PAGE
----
Last week, a coalition of 26 consumer groups, civil rights advocates, and community organizations submitted comments to the CFPB urging it to issue regulations banning overdraft fees and short-term, small-dollar loan features on prepaid cards. Among those groups submitting comments were the National Consumer Law Center, the Consumer Federation of America, and the Center for Responsible Lending.

We previously wrote here and here about the CFPB’s advance notice of proposed rulemaking that, among other things, suggests that the CFPB is contemplating extending Regulation E to prepaid cards. The notice also implies that the CFPB is considering possibly banning or otherwise restricting the ability of prepaid card issuers to offer certain products in connection with their products, as well as impose additional requirements on fee disclosures, marketing, and account access policies.

In their comments, the consumer groups assert that prepaid cards with overdraft and short-term, small-dollar loan features are inherently deceptive.” These groups further assert that if these features are not banned, “interest caps across the country will be wiped out.” They also urge the CFPB to extend fraud and loss protections to all prepaid cards, give consumers free access to their balance and account information, require FDIC insurance, improve fee disclosures, and require card providers to give consumers the option to have direct deposit to their card accounts.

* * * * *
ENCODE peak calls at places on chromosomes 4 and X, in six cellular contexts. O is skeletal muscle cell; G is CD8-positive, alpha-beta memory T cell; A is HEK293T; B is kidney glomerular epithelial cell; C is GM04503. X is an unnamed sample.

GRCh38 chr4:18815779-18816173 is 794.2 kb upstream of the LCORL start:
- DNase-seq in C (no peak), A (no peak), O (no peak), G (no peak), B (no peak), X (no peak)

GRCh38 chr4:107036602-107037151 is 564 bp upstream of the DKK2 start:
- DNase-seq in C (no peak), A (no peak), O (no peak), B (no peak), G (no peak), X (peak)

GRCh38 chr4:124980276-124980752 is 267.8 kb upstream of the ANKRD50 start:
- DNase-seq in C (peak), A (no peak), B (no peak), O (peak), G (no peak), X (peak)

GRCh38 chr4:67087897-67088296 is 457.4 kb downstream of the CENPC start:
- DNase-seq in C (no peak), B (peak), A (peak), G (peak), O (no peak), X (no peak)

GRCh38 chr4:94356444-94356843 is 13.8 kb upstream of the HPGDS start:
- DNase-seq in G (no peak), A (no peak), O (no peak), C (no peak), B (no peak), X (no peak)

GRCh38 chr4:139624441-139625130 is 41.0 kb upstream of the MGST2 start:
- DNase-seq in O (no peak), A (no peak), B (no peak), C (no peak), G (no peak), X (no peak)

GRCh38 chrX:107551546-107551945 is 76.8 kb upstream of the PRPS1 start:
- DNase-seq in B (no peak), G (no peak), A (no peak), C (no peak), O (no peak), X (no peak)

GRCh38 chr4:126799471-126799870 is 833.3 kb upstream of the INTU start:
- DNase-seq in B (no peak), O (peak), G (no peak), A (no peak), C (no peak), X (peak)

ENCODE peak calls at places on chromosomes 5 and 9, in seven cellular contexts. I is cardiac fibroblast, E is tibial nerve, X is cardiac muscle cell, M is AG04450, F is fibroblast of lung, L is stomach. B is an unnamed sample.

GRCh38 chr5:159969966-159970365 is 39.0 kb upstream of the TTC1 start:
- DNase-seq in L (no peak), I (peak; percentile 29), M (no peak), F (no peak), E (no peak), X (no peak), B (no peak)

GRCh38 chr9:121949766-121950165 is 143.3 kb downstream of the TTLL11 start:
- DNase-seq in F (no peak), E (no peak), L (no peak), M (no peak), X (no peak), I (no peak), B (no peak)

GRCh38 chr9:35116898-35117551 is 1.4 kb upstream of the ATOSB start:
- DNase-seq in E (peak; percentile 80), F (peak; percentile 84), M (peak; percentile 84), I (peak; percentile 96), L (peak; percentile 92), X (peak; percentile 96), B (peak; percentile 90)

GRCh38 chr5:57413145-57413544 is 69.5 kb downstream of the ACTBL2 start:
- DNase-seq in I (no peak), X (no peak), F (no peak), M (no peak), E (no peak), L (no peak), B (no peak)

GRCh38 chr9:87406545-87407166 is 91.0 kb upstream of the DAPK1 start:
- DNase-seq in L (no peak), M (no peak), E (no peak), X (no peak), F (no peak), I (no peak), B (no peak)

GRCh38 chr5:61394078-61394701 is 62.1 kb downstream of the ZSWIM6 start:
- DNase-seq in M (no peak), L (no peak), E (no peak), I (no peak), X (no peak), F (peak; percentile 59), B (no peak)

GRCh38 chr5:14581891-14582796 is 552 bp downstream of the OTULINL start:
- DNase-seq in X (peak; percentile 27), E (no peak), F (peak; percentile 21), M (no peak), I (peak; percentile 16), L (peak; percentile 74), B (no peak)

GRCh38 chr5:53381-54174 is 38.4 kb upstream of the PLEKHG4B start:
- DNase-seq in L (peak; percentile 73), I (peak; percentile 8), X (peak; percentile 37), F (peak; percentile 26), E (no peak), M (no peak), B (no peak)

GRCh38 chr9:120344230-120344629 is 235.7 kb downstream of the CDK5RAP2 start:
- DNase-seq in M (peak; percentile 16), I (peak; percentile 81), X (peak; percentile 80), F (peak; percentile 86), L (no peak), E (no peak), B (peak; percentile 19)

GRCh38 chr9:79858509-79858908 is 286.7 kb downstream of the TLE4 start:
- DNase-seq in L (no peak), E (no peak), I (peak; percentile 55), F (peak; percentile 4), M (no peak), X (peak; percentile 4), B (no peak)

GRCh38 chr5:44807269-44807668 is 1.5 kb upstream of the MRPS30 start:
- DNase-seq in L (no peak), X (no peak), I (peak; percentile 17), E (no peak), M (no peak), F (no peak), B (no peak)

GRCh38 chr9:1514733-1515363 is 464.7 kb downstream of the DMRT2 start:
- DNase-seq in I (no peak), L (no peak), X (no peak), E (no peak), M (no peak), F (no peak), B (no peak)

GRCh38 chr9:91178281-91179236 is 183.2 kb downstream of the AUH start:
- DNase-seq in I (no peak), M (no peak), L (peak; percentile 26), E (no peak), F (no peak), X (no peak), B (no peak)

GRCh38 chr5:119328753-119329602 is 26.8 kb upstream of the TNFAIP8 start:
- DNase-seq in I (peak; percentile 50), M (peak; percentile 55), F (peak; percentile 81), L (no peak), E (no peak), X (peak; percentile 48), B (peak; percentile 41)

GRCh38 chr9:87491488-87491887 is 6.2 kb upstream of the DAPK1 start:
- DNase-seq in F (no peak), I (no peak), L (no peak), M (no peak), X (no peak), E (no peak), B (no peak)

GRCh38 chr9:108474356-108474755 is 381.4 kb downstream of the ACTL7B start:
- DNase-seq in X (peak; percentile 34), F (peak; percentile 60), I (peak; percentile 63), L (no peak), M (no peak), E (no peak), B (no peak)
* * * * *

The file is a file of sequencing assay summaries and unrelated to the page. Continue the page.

In our view, the comments go too far. Adopting all of the positions advocated by these consumer groups is likely to reduce the supply of these products because the costs may end up outweighing the benefits. If so, consumers are likely to have significantly reduced access to various non-traditional financial products that all signs indicate consumers both want and need.

The consumer groups want prepaid card issuers to act like banks, but would deny them the tools that banks use and need in order to have the revenue necessary to service customer accounts and provide various customer services while remaining profitable, i.e. the ability to charge fees and make loans. Moreover, these groups assume that short-term, small-dollar loans are inherently bad and should not be available in the marketplace. But these types of loans are a valuable and necessary tool for some consumers in meeting their financial obligations. The CFPB must remain cognizant that, in some instances, consumers need and want such products and therefore, a balance needs to be struck that will permit the issuers of such financial products to continue to make those products available to consumers.